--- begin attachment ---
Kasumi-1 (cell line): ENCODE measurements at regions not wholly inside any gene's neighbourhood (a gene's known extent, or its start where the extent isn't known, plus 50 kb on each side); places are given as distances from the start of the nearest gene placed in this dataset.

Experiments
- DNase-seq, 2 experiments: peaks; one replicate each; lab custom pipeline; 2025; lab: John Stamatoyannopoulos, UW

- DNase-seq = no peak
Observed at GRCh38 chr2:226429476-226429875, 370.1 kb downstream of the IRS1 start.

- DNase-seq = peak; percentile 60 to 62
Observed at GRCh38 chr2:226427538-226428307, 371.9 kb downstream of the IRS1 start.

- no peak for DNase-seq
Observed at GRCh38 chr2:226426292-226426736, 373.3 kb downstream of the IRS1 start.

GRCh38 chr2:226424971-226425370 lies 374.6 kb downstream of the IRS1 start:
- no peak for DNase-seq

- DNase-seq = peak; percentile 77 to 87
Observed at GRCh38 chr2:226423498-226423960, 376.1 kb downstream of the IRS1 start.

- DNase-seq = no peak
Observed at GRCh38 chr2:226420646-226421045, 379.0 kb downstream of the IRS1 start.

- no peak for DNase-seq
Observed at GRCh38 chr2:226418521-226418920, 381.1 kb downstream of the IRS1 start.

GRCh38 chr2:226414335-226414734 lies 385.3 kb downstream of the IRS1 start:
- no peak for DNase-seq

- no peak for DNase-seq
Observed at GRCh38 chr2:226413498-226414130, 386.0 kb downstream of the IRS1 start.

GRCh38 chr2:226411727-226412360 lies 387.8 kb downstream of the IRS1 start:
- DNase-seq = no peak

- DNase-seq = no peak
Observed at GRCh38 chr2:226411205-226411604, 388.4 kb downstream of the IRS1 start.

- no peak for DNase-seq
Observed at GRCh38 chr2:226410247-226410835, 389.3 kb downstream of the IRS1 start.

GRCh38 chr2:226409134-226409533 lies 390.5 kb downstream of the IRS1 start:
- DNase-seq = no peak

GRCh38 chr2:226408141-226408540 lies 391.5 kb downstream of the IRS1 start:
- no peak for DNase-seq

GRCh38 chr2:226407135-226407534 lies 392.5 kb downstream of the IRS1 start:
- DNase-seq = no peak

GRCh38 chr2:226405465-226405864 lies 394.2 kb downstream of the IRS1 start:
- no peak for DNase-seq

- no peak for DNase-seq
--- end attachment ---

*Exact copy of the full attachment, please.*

Kasumi-1 (cell line): ENCODE measurements at regions not wholly inside any gene's neighbourhood (a gene's known extent, or its start where the extent isn't known, plus 50 kb on each side); places are given as distances from the start of the nearest gene placed in this dataset.

Experiments
- DNase-seq, 2 experiments: peaks; one replicate each; lab custom pipeline; 2025; lab: John Stamatoyannopoulos, UW

- DNase-seq = no peak
Observed at GRCh38 chr2:226429476-226429875, 370.1 kb downstream of the IRS1 start.

- DNase-seq = peak; percentile 60 to 62
Observed at GRCh38 chr2:226427538-226428307, 371.9 kb downstream of the IRS1 start.

- no peak for DNase-seq
Observed at GRCh38 chr2:226426292-226426736, 373.3 kb downstream of the IRS1 start.

GRCh38 chr2:226424971-226425370 lies 374.6 kb downstream of the IRS1 start:
- no peak for DNase-seq

- DNase-seq = peak; percentile 77 to 87
Observed at GRCh38 chr2:226423498-226423960, 376.1 kb downstream of the IRS1 start.

- DNase-seq = no peak
Observed at GRCh38 chr2:226420646-226421045, 379.0 kb downstream of the IRS1 start.

- no peak for DNase-seq
Observed at GRCh38 chr2:226418521-226418920, 381.1 kb downstream of the IRS1 start.

GRCh38 chr2:226414335-226414734 lies 385.3 kb downstream of the IRS1 start:
- no peak for DNase-seq

- no peak for DNase-seq
Observed at GRCh38 chr2:226413498-226414130, 386.0 kb downstream of the IRS1 start.

GRCh38 chr2:226411727-226412360 lies 387.8 kb downstream of the IRS1 start:
- DNase-seq = no peak

- DNase-seq = no peak
Observed at GRCh38 chr2:226411205-226411604, 388.4 kb downstream of the IRS1 start.

- no peak for DNase-seq
Observed at GRCh38 chr2:226410247-226410835, 389.3 kb downstream of the IRS1 start.

GRCh38 chr2:226409134-226409533 lies 390.5 kb downstream of the IRS1 start:
- DNase-seq = no peak

GRCh38 chr2:226408141-226408540 lies 391.5 kb downstream of the IRS1 start:
- no peak for DNase-seq

GRCh38 chr2:226407135-226407534 lies 392.5 kb downstream of the IRS1 start:
- DNase-seq = no peak

GRCh38 chr2:226405465-226405864 lies 394.2 kb downstream of the IRS1 start:
- no peak for DNase-seq

- no peak for DNase-seq